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Customer Reviews

4.1 out of 5 stars
39
Soldiers First: Duty, Honor, Country, and Football at West Point
Format: Hardcover|Change
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on December 29, 2016
If you are an Army football fan or are a sports athlete in high school thinking of a possible academy possibility, this book should be a read. It is clearly written and offers much history, as well as, a ton of realistic points and true examples of real people's lives in the academy. I enjoyed it!
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on January 28, 2014
Anyone considering accepting an offfer to play football at Army should read this book and get a more complete picture of what you are choosing to accept. For the right person, this is the opportunity of a lifetime. For a different person, it could be a big mistake. This book will help you to understand if it is right for you.

I have the utmost respect for this institution and think that Mr. Drape did a great job showing us why West Point is such a special place.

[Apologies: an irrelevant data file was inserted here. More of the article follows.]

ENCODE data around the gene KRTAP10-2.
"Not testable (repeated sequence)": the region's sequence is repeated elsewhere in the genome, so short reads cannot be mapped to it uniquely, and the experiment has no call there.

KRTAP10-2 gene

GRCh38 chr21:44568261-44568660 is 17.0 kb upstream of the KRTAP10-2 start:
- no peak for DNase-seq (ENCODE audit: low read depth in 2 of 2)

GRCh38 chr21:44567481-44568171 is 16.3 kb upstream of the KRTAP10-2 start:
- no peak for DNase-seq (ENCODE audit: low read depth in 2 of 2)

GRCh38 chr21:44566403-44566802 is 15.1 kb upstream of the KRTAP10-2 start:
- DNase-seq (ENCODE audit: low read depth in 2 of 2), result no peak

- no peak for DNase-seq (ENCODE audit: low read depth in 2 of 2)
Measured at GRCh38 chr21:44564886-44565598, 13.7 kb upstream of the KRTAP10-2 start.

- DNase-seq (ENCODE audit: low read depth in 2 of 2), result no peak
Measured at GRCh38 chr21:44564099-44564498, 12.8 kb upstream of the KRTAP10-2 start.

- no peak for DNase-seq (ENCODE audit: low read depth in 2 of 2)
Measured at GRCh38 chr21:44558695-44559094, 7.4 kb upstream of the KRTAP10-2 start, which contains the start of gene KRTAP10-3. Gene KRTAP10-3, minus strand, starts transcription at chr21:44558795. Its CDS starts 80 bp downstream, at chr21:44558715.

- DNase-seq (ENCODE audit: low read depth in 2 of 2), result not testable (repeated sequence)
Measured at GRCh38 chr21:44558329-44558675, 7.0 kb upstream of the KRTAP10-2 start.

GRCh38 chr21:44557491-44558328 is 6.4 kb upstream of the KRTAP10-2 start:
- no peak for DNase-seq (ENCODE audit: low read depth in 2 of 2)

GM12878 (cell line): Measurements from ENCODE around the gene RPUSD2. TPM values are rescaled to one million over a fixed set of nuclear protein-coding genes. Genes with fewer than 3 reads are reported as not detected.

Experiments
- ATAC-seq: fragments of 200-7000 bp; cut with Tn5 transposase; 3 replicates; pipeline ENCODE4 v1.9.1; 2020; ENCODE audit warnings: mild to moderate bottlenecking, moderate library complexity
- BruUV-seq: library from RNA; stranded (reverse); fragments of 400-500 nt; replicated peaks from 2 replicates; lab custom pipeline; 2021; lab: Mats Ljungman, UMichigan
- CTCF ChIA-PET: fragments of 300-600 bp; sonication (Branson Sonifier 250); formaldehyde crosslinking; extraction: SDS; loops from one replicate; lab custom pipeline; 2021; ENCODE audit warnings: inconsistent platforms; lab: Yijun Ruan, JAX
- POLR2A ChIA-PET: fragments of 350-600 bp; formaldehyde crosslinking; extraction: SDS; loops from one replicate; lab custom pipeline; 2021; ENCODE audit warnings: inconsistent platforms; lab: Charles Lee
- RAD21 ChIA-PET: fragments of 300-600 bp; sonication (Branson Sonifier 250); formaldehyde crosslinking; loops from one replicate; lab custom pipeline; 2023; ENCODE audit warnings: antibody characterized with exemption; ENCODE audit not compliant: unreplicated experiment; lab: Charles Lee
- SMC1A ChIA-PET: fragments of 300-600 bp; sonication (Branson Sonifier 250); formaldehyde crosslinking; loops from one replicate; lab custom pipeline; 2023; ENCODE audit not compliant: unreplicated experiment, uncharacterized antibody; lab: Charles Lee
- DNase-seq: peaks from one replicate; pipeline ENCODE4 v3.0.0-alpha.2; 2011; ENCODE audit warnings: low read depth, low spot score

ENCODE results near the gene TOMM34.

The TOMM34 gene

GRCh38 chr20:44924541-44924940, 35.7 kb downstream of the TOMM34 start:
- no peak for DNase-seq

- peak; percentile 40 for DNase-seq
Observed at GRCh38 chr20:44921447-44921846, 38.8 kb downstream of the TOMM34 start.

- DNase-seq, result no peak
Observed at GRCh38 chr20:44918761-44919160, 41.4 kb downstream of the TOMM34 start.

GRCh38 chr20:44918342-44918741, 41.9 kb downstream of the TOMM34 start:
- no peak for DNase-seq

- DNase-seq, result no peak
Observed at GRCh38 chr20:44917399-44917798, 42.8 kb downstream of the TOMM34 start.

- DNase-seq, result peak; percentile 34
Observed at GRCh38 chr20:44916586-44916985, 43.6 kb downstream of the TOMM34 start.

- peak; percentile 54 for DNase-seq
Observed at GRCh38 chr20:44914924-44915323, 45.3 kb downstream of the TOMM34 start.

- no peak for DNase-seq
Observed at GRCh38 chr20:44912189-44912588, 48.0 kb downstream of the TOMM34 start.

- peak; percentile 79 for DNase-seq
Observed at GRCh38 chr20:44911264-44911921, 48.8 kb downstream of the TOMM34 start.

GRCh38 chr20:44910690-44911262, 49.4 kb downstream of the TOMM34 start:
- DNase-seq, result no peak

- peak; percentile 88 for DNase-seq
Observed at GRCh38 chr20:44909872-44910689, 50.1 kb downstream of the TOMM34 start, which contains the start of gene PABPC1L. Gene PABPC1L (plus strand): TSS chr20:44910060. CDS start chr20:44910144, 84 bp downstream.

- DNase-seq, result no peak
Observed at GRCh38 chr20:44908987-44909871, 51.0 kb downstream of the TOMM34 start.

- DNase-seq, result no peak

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on March 1, 2013
Joe Drape is a columnist for the NY Times who became interested in Army football through his son's enthusiasm for "the good guys." To write this book, he was provided unusual access to players and coaches on the Army team during the 2011 season, and he tells the story of the season through portrayals of lives of individual cadet football players from plebes to firsties (freshmen to seniors for those who don't know cadet slang). It does a good job of portraying the challenges of balancing the rigors of cadet life with playing football at FBS level. With the recent lifting of the ban on distributing printed materials to recruits, I would hope that he Army Athletic Association provides a copy of this book to each of its football recruits, and perhaps recruits for other sports as well. If you're already a fan of Army football, you'll appreciate the insights, and if you're not already a fan, it may make you one.